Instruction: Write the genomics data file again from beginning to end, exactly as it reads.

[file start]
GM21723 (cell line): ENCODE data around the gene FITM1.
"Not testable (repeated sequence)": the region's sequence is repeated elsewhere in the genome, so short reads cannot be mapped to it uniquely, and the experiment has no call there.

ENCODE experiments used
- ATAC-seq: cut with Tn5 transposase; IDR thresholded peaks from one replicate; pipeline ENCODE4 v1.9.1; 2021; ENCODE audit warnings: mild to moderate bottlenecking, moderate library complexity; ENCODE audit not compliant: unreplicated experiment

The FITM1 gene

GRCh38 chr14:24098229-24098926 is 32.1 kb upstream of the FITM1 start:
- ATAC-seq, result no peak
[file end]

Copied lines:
GM21723 (cell line): ENCODE data around the gene FITM1.
"Not testable (repeated sequence)": the region's sequence is repeated elsewhere in the genome, so short reads cannot be mapped to it uniquely, and the experiment has no call there.

ENCODE experiments used
- ATAC-seq: cut with Tn5 transposase; IDR thresholded peaks from one replicate; pipeline ENCODE4 v1.9.1; 2021; ENCODE audit warnings: mild to moderate bottlenecking, moderate library complexity; ENCODE audit not compliant: unreplicated experiment

The FITM1 gene

GRCh38 chr14:24098229-24098926 is 32.1 kb upstream of the FITM1 start:
- ATAC-seq, result no peak